Influence of Sequoia AVC Edge touchscreen use on the Wisconsin Trump vote

  • The proportion of votes coming from use of the Sequoia AVC Edge electronic voting system in Wisconsin was significantly correlated with increases in vote % for Trump in the 2016 Republican primary and the 2016 Presidential vote. This was not the case for the 2012 Presidential contest.
  • This finding held true even when the use of AVC Edge voting machines was considered alongside a range of municipality-level demographic and voting method variables.
  • Results suggest that if manipulation occurred, it did not artificially increase the number of voters but instead modified the votes of genuine voters.
  • An investigation of the physical voting machines used in Wisconsin in 2016 is needed to determine whether they have been tampered with before or during the 2016 elections to favour Trump.

Introduction

My previous analysis suggested that the Wisconsin 2016 vote may have been affected by the extent of the use of voting machines (also known as touchscreen voting systems, or direct recording electronic voting, DRE, machines).

This post shows that the use of Sequoia Dominion AVC Edge voting machines in Wisconsin municipalities in the 2016 Republican primary and 2016 Presidential election was strongly and positively correlated with higher votes for Trump, even when considered alongside a large number of municipality-level demographic, income, educational, and election-related variables (both for original vote data and following the recount). These findings suggest that the Sequoia voting machines used in Wisconsin in 2016 should be investigated further to determine whether any vulnerabilities of such systems (for example see here, and here, and reported voting machines with broken tamper-proof seals here) were manipulated in 2016 to influence the vote.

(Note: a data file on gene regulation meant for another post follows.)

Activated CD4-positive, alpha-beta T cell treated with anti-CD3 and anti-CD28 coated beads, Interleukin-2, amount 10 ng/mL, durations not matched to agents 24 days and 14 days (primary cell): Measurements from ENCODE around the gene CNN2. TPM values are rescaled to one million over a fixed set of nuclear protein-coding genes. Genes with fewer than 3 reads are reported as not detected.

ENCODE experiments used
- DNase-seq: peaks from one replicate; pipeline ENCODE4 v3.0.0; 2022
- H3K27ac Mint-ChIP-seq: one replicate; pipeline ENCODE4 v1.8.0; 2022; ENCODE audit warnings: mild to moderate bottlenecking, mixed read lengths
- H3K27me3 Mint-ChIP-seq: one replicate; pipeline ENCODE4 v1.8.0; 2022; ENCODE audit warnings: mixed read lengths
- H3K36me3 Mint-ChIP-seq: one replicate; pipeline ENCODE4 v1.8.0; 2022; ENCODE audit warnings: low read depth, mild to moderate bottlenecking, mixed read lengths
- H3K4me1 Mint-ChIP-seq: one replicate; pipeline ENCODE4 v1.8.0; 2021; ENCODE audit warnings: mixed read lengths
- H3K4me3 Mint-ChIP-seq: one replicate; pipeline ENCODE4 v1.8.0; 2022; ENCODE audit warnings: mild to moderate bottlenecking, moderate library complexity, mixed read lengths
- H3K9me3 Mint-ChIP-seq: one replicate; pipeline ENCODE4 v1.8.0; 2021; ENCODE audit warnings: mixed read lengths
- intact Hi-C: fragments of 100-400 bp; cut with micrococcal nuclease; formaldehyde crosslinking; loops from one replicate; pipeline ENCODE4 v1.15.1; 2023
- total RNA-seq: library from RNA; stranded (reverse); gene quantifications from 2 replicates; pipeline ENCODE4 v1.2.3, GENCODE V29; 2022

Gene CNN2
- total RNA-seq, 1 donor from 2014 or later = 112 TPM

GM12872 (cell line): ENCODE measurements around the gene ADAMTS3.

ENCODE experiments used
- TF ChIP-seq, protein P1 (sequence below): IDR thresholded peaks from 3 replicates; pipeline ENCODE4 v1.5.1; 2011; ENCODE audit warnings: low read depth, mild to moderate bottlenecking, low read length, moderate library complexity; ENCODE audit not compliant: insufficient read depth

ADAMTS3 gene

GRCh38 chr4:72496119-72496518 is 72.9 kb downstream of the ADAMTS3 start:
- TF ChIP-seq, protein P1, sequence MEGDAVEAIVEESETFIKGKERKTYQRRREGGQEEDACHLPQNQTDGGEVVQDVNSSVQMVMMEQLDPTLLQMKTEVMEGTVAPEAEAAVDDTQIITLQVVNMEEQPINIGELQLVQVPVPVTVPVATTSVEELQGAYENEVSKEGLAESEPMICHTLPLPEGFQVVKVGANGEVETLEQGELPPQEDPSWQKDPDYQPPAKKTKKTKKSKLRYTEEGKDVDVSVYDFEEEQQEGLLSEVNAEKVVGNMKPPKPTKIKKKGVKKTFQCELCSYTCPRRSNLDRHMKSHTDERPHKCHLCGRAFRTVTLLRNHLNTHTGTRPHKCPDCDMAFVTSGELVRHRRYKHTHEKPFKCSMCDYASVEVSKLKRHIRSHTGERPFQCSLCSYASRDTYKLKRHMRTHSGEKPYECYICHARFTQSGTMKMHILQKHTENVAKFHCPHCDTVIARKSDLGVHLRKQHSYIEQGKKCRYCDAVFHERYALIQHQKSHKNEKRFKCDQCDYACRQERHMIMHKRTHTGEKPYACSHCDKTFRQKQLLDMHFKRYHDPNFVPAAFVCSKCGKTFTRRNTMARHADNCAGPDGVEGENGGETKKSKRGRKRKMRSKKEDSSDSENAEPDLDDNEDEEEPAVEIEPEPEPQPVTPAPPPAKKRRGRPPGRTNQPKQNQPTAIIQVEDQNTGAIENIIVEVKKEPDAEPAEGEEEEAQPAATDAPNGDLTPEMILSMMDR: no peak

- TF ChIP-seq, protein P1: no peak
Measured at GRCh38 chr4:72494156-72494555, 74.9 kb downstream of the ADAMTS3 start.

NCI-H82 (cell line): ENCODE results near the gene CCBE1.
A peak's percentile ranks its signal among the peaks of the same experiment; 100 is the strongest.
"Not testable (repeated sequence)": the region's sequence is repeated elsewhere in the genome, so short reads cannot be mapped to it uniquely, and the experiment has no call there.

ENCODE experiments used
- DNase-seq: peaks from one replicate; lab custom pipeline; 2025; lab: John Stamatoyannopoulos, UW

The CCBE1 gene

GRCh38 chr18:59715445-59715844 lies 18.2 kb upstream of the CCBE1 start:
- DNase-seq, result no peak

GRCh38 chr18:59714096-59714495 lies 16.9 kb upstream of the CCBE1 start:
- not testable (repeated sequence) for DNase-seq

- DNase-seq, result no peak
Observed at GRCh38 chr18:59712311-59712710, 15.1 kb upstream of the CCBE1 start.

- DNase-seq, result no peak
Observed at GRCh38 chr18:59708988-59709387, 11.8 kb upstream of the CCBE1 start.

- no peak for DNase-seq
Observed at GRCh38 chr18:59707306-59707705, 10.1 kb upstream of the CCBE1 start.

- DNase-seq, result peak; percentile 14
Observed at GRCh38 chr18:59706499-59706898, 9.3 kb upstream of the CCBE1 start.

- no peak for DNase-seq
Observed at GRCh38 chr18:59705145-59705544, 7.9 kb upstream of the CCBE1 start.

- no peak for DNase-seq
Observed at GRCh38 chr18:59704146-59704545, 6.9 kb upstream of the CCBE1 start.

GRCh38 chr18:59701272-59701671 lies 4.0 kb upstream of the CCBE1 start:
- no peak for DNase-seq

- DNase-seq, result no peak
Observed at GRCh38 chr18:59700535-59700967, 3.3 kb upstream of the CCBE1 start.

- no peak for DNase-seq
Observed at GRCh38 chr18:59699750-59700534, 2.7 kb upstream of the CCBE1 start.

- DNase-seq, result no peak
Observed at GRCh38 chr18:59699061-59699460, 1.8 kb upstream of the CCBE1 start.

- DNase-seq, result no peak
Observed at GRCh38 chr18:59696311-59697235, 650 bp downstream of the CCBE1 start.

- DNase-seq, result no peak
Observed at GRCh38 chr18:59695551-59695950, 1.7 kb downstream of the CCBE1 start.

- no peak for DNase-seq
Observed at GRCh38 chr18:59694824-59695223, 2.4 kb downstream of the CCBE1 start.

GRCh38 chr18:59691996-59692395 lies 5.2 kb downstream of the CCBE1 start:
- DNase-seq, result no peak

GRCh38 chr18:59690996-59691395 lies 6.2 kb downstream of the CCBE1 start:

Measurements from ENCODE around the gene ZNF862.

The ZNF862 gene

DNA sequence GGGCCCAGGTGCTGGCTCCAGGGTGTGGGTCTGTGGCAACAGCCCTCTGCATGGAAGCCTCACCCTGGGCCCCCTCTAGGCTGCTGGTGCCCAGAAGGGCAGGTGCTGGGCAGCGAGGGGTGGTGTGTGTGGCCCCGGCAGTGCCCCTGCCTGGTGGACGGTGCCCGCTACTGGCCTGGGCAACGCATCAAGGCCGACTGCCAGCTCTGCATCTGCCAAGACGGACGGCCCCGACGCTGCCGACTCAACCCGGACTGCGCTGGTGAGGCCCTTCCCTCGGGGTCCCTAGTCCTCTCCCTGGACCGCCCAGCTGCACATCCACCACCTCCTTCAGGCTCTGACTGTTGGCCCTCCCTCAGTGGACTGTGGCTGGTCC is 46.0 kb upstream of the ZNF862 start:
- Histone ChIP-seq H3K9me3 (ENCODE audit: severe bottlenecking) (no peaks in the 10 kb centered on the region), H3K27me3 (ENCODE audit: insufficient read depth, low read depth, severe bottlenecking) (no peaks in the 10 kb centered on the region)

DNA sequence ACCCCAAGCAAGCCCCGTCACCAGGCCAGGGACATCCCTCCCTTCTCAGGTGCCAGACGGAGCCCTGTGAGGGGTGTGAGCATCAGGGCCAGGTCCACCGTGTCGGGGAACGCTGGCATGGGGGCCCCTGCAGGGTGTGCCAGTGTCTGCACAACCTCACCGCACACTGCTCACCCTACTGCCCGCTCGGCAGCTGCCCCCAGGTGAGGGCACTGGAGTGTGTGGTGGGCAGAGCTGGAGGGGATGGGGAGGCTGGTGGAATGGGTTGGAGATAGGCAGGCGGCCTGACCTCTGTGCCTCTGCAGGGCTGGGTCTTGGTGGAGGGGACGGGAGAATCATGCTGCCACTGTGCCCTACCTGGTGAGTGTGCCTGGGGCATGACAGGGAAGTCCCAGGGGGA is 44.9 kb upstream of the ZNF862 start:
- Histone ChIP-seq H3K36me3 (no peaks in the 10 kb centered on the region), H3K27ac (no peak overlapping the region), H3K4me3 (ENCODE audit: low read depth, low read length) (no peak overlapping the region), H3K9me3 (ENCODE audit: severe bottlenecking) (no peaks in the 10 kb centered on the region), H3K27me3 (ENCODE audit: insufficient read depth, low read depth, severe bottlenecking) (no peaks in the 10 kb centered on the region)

In the following analysis, the effect of the extent of the use of voting machines on the Presidential elections in 2012 and 2016 are compared against a number of municipality-level demographic variables, inspired by post about the 2016 election by Thomas Cooley, Ben Griffy, and Peter Rupert at Economic Snapshot and by further discussions with Professor Barry Burden of the University of Wisconsin, Madison. Demographic, income, and educational data at the municipality level was taken from the TIGER database of 2011-2015 American Community Survey (ACS) 5-year estimates. Vote and voting machine data was taken from the Wisconsin Elections Commission. Finally, the spatial data used for the maps was taken from the 'GeoData@Wisconsin' site, hosted by the University of Wisconsin - Madison.

If you want to recreate this analysis yourself, the data underlying the analysis described here can be found at Github. The .csv files used in the models are named modeldfward.o.csv (original data), and modeldfward.r.csv (recount data).

Overview of voting machine effect on the Republican vote change 2012 - 2016

See the full-size Carto map the change in Republican vote from 2012 to 2016 and influence of voting machines.

Results summary

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AVC Edge machines used by > 25% of voters? Change in Republican vote (%)
No 4.0
Yes 10.8
Won by Democrats in 2012 AVC Edge machines used by > 25% of voters? Change in Republican vote (%)
No No 3.0
No Yes 9.5
Yes No 5.4
Yes Yes 12.4

The change in vote % for Republicans between the 2012 and 2016 Wisconsin Presidential election by the proportion of votes coming from use of the Sequoia AVC Edge touchscreen voting machine.

The above graph and tables show a strong trend in increasing change in Republican vote in Wisconsin municipalities between 2012 and 2016 according to how often touchscreen voting machines (specifically the Sequoia AVC Edge system) were used in each location. By using statistical models called linear regression models, and looking at the Republican vote compared against touchscreen and other variables such as ethnicity, age, education, method of voting, and previous voting patterns, we can determine whether this trend is statistically significant and worth looking into further, or if it can be explained by other variables and / or random variation in votes. This analysis considered not only the influence of AVC Edge touchscreen use in Wisconsin in the 2016 Presidential election, but also in the 2012 Presidential election and the 2016 Republican primary. For the Trump spring primary, the 2016 Presidential vote, and the change in Republican vote between 2012 and 2016, the use of the Sequoia AVC Edge touchscreen voting system was a statistically significant in increasing the votes for Trump.